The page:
Blue Note Bourbon is aged, bottled, served and sold in Memphis

By Published: December 14, 2018 10:45 PM CT

If you get a little excited opening a new bottle of bourbon, think how Ryan Trimm felt when his new stash was rolled out to him. He got to open not a bottle but a barrel, and got to do it right here in his hometown.

Trimm, Roger Sapp and Craig Blondis, co-owners of Across the Board restaurant group, bought a barrel of 11-year-old whiskey from Blue Note Bourbon, a Memphis distillery that opened in 2013. Don’t worry about the math; this bourbon wasn’t born here, but its descendants were and are aging now.

“It’s celebrated several birthdays here, I can tell you that much,” said McCauley Williams, president and CEO of B.R. Distilling Co.

Alexander Folk is the distiller and was originally involved with Pyramid Vodka, a local company that produced vodka for a few years. When the company was closing, Williams and his partners purchased the equipment, hired Folk, and set their sites on brown liquor; there’s no other connection to the former company.

Some of the details are secret: Williams can’t say where the whiskey started its journey or reveal how many barrels are presently warehoused in Memphis. But it’s a whole bunch of 'em of various ages, including the ones distilled here that will one day be a fully Memphis-born, -barreled and -bottled bourbon.

It could be marginally sooner than expected, too, as it turns out we might have a great climate for aging bourbon.

“The Memphis climate really helps with maturation,” Williams said. “I think every year aged in Memphis is equal to about 1½ years elsewhere because of the heat and the humidity.”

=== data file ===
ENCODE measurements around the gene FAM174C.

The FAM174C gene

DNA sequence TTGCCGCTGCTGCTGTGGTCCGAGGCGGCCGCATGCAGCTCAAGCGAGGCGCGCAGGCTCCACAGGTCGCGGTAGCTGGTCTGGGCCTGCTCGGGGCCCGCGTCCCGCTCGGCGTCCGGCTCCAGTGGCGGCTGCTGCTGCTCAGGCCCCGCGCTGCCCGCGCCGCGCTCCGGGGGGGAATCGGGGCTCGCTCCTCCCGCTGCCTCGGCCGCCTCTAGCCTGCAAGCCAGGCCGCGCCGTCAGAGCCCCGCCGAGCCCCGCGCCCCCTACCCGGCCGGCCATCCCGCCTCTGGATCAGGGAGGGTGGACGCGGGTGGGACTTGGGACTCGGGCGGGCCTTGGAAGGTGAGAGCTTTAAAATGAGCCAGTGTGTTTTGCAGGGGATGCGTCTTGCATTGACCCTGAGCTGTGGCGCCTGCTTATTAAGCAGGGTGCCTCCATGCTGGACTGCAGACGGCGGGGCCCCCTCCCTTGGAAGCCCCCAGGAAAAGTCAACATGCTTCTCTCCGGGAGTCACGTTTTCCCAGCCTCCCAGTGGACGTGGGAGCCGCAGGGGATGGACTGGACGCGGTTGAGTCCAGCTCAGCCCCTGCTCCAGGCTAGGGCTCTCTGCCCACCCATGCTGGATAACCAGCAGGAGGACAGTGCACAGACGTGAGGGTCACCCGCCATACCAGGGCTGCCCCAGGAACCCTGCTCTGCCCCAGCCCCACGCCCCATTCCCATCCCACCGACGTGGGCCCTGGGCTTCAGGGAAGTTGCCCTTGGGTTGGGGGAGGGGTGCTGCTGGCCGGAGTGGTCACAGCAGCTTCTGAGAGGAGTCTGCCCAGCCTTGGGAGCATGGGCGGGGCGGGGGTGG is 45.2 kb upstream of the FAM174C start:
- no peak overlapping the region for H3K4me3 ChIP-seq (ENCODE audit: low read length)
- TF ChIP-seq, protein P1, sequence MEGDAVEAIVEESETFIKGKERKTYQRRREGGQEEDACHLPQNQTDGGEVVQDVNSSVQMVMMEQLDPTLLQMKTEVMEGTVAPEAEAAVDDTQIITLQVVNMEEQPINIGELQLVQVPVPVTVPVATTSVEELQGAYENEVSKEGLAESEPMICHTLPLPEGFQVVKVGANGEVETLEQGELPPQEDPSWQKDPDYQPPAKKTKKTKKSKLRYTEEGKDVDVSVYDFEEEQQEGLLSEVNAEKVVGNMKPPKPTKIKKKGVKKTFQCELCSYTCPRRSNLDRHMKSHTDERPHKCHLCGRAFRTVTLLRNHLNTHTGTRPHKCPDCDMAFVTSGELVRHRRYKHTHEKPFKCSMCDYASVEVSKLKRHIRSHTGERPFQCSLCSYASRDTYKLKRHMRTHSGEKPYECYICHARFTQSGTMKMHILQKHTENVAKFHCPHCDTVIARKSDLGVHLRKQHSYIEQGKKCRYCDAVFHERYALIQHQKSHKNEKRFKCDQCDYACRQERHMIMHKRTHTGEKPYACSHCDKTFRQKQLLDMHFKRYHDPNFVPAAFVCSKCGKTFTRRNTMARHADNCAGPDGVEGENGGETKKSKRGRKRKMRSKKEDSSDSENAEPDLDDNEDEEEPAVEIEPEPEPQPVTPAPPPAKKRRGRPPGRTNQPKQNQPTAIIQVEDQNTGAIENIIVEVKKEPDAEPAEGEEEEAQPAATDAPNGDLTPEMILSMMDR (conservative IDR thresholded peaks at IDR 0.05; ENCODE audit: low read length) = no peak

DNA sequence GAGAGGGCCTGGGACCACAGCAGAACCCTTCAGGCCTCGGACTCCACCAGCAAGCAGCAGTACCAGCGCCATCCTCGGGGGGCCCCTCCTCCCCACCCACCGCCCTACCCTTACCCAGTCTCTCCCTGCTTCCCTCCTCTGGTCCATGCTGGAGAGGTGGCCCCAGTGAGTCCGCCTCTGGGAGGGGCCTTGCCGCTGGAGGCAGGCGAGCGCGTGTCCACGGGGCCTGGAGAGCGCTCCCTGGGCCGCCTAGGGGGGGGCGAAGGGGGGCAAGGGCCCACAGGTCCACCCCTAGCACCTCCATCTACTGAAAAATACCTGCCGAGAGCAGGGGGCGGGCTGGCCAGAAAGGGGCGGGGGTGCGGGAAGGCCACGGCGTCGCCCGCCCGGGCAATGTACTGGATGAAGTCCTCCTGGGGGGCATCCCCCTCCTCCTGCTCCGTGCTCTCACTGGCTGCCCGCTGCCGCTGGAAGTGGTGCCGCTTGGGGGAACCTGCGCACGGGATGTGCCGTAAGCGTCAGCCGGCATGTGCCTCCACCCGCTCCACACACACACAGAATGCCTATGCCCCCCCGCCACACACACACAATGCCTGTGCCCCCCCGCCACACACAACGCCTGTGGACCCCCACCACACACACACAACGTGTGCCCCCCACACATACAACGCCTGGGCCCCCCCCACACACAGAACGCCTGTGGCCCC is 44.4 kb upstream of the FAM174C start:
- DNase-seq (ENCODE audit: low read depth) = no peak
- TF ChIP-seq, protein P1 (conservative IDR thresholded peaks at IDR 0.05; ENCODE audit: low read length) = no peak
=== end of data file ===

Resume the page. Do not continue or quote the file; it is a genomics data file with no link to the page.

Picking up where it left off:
It wasn’t the first time Trimm purchased a barrel, which is not an everyday thing but also not an unusual practice for a busy bar.

“I’ve had Buffalo Trace, Eagle Rare, Weller, even Blanton’s, but this is the first time I’ve had one from Memphis,” he said.

The process started around 9 a.m. on a cool morning as folks from the restaurant straggled in for a fairly ceremonial event that included unplugging the bunghole (that’s the official term for the plug in the side of the 53-gallon barrel), siphoning a bit with a copper thief, then a final taste before bottling.

What the barrel, sealed 11 years and some months, would yield was a mystery. After a taste, the plug was back in and Folk lifted the barrel with a forklift. It was dispensed to a stainless barrel that would hold it until bottling time. As it was poured, Trimm and Blondis each held a sieve under the flowing liquid to catch pieces of charred wood from the barrel’s interior; they’ll use it when they smoke something.

After it was poured, a sample went in a tube and was tested by a hydrometer to determine the alcohol by volume. It turned out to be 109 proof.

“Pretty cool,” Trimm said. “That’s 901 backwards.”

They didn’t cut the bourbon, which means it was bottled at barrel strength. For sipping, you can add a bit of water to cut it if you want, but it goes down smooth and easy for a high-proof liquor.

" frameborder="0" allow="autoplay; encrypted-media" allowfullscreen>

When the day was done, 159 bottles of Blue Note Bourbon were poured, sealed and in the distribution pipeline to get to the restaurants.

This batch is only available at Sweet Grass, Next Door or 117 Prime. There are 79 restaurants in town that have other Blue Note products, including bourbon and Riverset Rye, and they’re sold in 64 local liquor stores.

“And eventually we’ll have a tasting room,” Williams said. “We’ll have something Downtown, in Midtown or maybe in East Memphis.”


Blue Note Bourbon Ryan Trimm Across the Board McCauley Williams
Jennifer Biggs

Jennifer Biggs

Jennifer Biggs is a native Memphian and veteran food writer and journalist who covers all things food, dining and spirits related for The Daily Memphian.

Comment On This Story

Section Emails

Sign up to get the latest articles from the Food section.